|Ohio Christian University||Offers the opportunity to earn college credit based on your previous training and experience. Accepts prior learning assessment portfolios. Students with pastoral or ministry training may be eligible for certain credits as well. |
|Post University||Allows you to demonstrate college level proficiency where |
learning has occurred in non-
traditional ways, such as on-the-job training or work experience. 2016-2017 Catalog states that up to 45 credit hours may be awarded using a combo of CLEP, DSST, or portfolio credit… that’s a LOT!
|CLEP, DSST, AP|
|Saint Leo University||Offers Prior Learning Assessment portfolio option.||CLEP, DSST, AP, ECE|
Each university has its own credit for prior learning policies. Be sure to verify the policies of your target university to see exactly what they require to award credit.
What is College Credit for Prior Learning?
When researching credit for prior learning, the information can seem overwhelming… and often confusing! That’s because this broad term covers a wide variety of different options for turning your life experience into college credit or advanced degree placement.
Your school may also refer to it under a different name, such as experiential learning or alternative credit. Whatever it is called, however, credit for prior learning boils down to one thing – taking your prior education, career, military, or life experience and translating that into credit towards specific classes in your degree that lessen the expense and duration of your program.
The first step towards figuring out how you can make these educational programs work for you is by getting in touch with your college admissions team. The transfer and advising departments of your university are a good place to start, and they can guide you in the right direction. To give you a better idea of what to expect when talking with your advisors, in the following sections I will cover some of the most common options available to earn credit for prior learning.
Testing Out of College Classes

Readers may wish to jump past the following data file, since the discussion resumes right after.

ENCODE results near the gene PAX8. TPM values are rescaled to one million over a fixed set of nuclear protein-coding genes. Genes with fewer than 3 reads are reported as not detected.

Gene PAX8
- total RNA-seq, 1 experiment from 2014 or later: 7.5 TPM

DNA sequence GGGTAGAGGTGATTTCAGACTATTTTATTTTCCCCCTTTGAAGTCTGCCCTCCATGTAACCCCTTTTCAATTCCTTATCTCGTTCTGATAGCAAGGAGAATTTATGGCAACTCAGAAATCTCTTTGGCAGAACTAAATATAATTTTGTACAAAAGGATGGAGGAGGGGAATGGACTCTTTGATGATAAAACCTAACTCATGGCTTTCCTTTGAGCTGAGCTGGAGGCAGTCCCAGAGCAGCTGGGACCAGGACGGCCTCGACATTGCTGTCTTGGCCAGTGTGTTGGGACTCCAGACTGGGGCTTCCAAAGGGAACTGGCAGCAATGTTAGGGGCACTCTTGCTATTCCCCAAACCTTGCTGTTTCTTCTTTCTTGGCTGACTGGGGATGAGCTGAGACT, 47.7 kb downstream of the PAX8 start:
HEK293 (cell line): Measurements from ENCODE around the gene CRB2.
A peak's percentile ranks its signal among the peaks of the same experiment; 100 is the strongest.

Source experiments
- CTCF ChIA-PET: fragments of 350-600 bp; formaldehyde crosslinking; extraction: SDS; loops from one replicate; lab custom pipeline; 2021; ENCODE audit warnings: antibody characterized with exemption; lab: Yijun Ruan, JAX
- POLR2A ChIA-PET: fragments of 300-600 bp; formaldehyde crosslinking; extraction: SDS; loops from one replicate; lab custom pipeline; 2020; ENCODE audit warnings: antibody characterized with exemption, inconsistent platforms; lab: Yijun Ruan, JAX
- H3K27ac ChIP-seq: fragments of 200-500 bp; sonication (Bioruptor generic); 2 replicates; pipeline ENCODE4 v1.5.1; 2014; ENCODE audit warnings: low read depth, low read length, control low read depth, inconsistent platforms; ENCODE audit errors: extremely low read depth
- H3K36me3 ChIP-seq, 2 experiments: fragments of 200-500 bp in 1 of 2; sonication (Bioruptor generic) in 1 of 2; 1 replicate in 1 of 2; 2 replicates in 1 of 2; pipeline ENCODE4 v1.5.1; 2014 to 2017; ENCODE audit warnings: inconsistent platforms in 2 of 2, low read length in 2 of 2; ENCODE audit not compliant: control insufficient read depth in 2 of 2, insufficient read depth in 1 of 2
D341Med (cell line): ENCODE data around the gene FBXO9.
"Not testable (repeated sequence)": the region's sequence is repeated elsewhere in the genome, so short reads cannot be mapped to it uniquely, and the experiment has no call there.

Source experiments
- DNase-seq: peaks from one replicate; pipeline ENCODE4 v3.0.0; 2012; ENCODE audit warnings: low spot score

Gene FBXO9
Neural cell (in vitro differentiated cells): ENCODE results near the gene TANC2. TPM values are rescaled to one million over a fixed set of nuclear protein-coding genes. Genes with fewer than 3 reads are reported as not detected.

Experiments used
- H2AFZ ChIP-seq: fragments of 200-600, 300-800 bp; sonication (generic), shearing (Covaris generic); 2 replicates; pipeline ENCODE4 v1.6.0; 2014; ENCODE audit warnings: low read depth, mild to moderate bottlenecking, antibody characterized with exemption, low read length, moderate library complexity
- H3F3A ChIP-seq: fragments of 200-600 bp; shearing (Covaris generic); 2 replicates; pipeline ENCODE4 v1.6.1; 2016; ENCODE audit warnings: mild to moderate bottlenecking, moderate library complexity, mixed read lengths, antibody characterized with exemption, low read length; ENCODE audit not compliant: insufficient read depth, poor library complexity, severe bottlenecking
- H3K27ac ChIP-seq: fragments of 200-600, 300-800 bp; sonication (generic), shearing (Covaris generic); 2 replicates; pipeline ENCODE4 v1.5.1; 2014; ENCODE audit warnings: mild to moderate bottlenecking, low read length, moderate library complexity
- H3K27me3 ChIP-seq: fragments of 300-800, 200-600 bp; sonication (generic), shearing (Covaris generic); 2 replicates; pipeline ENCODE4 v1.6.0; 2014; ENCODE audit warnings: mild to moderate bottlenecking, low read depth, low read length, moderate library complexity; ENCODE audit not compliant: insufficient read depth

If your college offers credit for prior learning, chances are that “testing out” of your courses is one of the options that you can consider. There are several different nationwide exams that you can take to demonstrate your mastery of a subject. After you’ve successfully completed your exam, you can present it to your school and request credit for the equivalent course. Most schools have a limit on the number of credits that you can receive through examination, so be sure that you thoroughly understand the policies before spending time and money on taking these exams!
College Level Examination Program (CLEP) Credit
The College Level Examination Program, commonly called CLEP, is the most widely accepted exam for earning credit from prior learning. Over 2,900 colleges and universities across the country accept CLEP credits, and all of the exams are reviewed and accepted by ACE Credit – the premier standard for earning credit for prior learning.
CLEP offers 33 different examinations covering a wide range of course subjects, and each test will cost you around $80. This fee is not refundable if you fail to pass the test, but it is still worth the expense if it results in saving you hundreds of dollars in taking an on-campus course!
Another exam that is popular for earning credit by examination is known as DSST. Although similar to the CLEP, there are certain facts that can be helpful to know before taking this test, including: